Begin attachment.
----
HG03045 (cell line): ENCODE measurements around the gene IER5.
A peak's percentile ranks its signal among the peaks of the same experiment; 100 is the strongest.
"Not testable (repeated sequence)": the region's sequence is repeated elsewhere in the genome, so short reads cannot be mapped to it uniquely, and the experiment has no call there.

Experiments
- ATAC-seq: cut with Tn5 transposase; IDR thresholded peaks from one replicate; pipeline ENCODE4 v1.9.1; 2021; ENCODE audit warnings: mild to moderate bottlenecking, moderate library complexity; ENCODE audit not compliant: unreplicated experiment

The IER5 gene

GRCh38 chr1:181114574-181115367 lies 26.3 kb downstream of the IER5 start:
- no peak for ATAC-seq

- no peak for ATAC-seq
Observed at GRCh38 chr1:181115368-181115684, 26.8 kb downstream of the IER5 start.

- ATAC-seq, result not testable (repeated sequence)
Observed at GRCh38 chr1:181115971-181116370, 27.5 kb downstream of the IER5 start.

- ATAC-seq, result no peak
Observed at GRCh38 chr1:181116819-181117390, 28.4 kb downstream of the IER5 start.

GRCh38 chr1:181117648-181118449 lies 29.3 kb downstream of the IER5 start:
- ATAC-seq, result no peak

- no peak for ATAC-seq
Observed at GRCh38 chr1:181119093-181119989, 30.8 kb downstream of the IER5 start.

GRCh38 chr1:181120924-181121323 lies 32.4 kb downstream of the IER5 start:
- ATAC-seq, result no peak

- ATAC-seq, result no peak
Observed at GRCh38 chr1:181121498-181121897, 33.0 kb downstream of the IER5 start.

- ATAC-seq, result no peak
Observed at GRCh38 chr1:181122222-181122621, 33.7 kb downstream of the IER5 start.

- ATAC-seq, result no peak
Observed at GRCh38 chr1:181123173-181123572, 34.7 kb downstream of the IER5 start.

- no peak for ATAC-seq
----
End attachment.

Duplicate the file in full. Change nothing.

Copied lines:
HG03045 (cell line): ENCODE measurements around the gene IER5.
A peak's percentile ranks its signal among the peaks of the same experiment; 100 is the strongest.
"Not testable (repeated sequence)": the region's sequence is repeated elsewhere in the genome, so short reads cannot be mapped to it uniquely, and the experiment has no call there.

Experiments
- ATAC-seq: cut with Tn5 transposase; IDR thresholded peaks from one replicate; pipeline ENCODE4 v1.9.1; 2021; ENCODE audit warnings: mild to moderate bottlenecking, moderate library complexity; ENCODE audit not compliant: unreplicated experiment

The IER5 gene

GRCh38 chr1:181114574-181115367 lies 26.3 kb downstream of the IER5 start:
- no peak for ATAC-seq

- no peak for ATAC-seq
Observed at GRCh38 chr1:181115368-181115684, 26.8 kb downstream of the IER5 start.

- ATAC-seq, result not testable (repeated sequence)
Observed at GRCh38 chr1:181115971-181116370, 27.5 kb downstream of the IER5 start.

- ATAC-seq, result no peak
Observed at GRCh38 chr1:181116819-181117390, 28.4 kb downstream of the IER5 start.

GRCh38 chr1:181117648-181118449 lies 29.3 kb downstream of the IER5 start:
- ATAC-seq, result no peak

- no peak for ATAC-seq
Observed at GRCh38 chr1:181119093-181119989, 30.8 kb downstream of the IER5 start.

GRCh38 chr1:181120924-181121323 lies 32.4 kb downstream of the IER5 start:
- ATAC-seq, result no peak

- ATAC-seq, result no peak
Observed at GRCh38 chr1:181121498-181121897, 33.0 kb downstream of the IER5 start.

- ATAC-seq, result no peak
Observed at GRCh38 chr1:181122222-181122621, 33.7 kb downstream of the IER5 start.

- ATAC-seq, result no peak
Observed at GRCh38 chr1:181123173-181123572, 34.7 kb downstream of the IER5 start.

- no peak for ATAC-seq